Friday 11 October is International day of the girl child 2013

(4 Posts)
SaraIKWRO Fri 11-Oct-13 16:02:30

Today's the day - it's International Day of the Girl! I work at IKWRO (www.ikwro.org.uk) a charity supporting Middle Eastern & Afghan women & girls living in the UK who face 'honour' based violence. We're worried that 16 & 17 year old girls, who are at particularly at risk of forced marriage, are not being protected as they should by UK law. If you'd like to know more please read http://www.womensviewsonnews.org/2013/10/child-marriage-not-just-someone-elses-problem/ and please support us on FB & Twitter. Thank you!

More reading if you like.... nothing new... but clear if you were informing anyone, say children or young people etc, about why girls should get assistance because barriers to their education are greater!

www.unicef.org/esaro/7310_Gender_and_education.html

"At school level infrastructure deficits often hamper girls’ school attendance and achievements. Less than half of all schools in the region provide for access to safe water and less than 40 percent have adequate sanitation facilities. All too often, girls in particular are forced to skip classes or drop out of school altogether because there are no separate toilets for them which guarantee a minimum of privacy, a problem which becomes particularly pertinent once girls reach puberty.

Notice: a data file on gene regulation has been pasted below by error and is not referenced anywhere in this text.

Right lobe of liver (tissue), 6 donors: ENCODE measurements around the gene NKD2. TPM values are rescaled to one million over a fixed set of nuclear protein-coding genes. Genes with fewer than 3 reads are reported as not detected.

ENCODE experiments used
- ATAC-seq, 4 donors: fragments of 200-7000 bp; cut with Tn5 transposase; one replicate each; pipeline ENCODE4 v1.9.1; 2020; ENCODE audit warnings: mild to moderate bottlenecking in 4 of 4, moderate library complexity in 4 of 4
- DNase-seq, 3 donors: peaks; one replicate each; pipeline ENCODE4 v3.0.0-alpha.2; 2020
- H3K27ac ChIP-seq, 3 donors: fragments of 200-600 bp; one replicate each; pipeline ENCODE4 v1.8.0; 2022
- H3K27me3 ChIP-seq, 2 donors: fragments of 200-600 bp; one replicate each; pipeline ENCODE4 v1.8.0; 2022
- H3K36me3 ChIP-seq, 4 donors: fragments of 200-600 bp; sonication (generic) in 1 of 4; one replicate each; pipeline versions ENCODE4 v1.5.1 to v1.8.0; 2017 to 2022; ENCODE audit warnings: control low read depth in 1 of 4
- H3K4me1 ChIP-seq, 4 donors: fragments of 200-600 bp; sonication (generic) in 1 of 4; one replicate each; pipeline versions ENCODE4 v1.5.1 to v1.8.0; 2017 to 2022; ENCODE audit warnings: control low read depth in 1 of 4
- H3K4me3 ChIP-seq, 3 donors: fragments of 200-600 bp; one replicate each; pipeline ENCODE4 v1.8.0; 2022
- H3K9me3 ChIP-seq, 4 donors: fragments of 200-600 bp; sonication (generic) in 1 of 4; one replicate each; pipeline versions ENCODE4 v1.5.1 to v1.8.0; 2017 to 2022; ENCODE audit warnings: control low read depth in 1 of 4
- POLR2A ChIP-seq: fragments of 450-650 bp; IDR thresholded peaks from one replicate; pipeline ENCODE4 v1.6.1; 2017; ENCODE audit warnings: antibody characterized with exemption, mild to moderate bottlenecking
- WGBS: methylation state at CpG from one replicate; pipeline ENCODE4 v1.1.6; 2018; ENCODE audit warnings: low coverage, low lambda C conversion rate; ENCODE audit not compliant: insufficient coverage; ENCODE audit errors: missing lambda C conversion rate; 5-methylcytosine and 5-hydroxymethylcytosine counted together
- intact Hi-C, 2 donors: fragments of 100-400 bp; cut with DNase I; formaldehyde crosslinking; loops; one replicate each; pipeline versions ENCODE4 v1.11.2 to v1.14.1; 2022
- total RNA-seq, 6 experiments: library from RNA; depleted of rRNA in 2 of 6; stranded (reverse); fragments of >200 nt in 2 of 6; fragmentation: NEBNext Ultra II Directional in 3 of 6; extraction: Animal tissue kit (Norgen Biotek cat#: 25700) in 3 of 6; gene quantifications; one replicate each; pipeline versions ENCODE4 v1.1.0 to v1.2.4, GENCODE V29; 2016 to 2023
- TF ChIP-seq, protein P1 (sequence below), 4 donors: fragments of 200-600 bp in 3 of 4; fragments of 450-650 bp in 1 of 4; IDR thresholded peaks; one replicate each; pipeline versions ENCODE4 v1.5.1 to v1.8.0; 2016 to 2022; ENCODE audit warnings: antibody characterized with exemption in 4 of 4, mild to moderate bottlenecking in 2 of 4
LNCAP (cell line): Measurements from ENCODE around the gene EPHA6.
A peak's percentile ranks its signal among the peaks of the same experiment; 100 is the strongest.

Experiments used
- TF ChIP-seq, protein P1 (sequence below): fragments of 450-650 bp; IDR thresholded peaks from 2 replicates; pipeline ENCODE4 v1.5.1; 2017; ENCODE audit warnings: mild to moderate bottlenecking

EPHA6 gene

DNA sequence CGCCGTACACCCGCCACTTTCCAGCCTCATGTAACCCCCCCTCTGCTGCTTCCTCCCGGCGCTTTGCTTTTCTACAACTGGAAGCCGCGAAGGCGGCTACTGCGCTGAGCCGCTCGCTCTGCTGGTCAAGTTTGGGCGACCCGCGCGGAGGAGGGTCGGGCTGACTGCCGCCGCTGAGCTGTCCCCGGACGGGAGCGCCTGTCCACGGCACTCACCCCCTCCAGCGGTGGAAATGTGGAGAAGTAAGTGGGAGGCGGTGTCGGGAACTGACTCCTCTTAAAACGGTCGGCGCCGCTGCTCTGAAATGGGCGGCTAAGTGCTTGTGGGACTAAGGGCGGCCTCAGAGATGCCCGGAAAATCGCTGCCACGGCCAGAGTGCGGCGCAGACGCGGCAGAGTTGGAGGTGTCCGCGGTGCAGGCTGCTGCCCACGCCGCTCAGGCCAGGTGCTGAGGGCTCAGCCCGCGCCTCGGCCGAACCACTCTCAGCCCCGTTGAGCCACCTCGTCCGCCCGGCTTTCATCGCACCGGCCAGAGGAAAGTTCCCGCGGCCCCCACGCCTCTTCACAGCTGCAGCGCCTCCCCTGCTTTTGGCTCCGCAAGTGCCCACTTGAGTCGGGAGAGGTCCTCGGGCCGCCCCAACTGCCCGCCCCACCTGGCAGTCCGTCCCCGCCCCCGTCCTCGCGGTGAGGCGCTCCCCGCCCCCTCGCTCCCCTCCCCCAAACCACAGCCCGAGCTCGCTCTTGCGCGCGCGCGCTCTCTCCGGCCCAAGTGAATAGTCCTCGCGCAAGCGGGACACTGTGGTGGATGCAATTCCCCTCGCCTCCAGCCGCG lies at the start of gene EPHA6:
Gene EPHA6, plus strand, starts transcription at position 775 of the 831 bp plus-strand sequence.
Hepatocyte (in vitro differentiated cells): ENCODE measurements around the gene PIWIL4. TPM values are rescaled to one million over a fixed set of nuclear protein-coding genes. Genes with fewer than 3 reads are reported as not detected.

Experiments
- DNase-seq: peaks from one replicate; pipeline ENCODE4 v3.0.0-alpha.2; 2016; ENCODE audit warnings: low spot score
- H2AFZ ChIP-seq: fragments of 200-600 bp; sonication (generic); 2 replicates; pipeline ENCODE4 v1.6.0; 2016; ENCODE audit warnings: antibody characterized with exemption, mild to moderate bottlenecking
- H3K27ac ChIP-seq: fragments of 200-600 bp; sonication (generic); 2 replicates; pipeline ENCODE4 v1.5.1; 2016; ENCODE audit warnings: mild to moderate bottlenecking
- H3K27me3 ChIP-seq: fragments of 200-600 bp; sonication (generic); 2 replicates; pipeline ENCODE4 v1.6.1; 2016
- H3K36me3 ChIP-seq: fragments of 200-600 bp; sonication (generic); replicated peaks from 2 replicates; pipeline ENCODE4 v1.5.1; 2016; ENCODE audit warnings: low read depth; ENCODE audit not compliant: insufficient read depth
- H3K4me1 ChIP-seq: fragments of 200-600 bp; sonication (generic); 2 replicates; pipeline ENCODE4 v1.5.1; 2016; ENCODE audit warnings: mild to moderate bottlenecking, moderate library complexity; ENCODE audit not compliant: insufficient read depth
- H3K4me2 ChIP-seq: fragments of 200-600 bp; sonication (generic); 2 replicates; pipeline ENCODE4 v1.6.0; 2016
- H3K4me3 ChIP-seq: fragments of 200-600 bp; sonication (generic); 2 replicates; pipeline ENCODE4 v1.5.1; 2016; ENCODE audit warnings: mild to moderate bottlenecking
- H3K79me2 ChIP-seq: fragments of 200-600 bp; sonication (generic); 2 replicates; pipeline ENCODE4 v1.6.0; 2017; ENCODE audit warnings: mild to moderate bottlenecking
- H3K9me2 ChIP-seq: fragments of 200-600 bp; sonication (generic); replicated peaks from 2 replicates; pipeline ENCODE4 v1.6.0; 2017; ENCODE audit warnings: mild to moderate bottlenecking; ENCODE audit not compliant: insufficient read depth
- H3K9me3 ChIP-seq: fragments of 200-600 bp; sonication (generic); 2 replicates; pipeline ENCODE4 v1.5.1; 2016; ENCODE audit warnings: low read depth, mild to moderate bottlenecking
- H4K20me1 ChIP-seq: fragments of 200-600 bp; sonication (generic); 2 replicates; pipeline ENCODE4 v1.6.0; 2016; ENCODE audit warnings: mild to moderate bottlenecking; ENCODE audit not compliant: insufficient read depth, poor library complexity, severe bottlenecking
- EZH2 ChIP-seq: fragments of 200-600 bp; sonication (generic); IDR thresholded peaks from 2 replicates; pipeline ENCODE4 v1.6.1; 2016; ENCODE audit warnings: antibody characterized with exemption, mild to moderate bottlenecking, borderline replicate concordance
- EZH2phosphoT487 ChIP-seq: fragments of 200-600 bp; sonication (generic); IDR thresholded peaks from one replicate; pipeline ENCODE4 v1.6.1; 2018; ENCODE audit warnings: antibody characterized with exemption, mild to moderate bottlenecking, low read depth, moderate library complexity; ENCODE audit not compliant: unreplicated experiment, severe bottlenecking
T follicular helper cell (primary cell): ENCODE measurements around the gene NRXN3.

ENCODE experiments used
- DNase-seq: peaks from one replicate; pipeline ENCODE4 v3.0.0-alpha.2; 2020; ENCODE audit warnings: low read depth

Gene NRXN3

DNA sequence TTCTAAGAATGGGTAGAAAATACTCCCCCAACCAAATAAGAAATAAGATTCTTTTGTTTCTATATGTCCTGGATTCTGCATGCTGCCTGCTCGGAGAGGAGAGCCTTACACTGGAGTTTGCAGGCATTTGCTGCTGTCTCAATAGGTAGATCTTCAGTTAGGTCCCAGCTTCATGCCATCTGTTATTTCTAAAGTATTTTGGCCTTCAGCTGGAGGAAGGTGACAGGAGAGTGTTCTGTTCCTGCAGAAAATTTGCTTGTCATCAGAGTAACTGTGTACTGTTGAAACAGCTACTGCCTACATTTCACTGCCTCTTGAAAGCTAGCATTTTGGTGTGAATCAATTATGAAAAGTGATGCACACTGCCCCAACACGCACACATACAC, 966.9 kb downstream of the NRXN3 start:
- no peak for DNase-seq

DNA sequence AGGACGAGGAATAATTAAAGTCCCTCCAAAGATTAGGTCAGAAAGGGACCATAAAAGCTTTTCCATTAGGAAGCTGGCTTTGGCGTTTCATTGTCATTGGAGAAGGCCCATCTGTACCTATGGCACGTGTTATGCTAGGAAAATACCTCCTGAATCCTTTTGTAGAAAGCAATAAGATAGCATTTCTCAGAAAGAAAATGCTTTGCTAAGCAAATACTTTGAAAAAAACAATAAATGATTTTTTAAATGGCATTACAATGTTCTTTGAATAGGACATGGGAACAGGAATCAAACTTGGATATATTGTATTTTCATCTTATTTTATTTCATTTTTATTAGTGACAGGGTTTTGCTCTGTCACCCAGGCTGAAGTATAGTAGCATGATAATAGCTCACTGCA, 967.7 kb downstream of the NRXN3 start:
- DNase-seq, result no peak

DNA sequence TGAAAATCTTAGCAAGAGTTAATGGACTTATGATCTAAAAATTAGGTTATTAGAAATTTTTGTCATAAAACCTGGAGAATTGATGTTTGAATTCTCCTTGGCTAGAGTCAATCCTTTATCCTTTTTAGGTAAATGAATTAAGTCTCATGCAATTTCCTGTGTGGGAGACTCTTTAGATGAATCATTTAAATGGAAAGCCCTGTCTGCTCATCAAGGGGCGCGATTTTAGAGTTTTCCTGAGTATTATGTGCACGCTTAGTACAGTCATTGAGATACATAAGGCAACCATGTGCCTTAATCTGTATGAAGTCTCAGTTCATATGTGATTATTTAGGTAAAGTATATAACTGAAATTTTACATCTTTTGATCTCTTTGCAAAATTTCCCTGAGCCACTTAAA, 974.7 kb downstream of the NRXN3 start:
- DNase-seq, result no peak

Moreover, harassment and insecurity may deter girls from attending school. Many girls are facing sexual and physical abuse from teachers and peers, both in school and on the journey to and from home. According to the World Health Organization (WHO) sexual coercion and harassment are most commonly experienced at home and in school. Research in Uganda found that 8 percent of 16 and 17 year-olds had had sex with their teachers. According to a study by Plan International, at least one-third of all child rapes in South Africa in a given time were committed by school staff. However, most victims never speak out because they feel ashamed or scared of being stigmatized.

Early marriage and pregnancy can also lead to girls dropping out of school. Some countries, including Malawi, Tanzania, Rwanda, Uganda and Kenya have introduced policies which facilitate the re-admission of young mothers after giving birth, Between January and June 2007, over 326 pupils in Malawi came back as a result of this policy. Other countries however are still lacking behind."

Oopse

here

Check it out, please

[[http://www.un.org/en/events/girlchild/ here]

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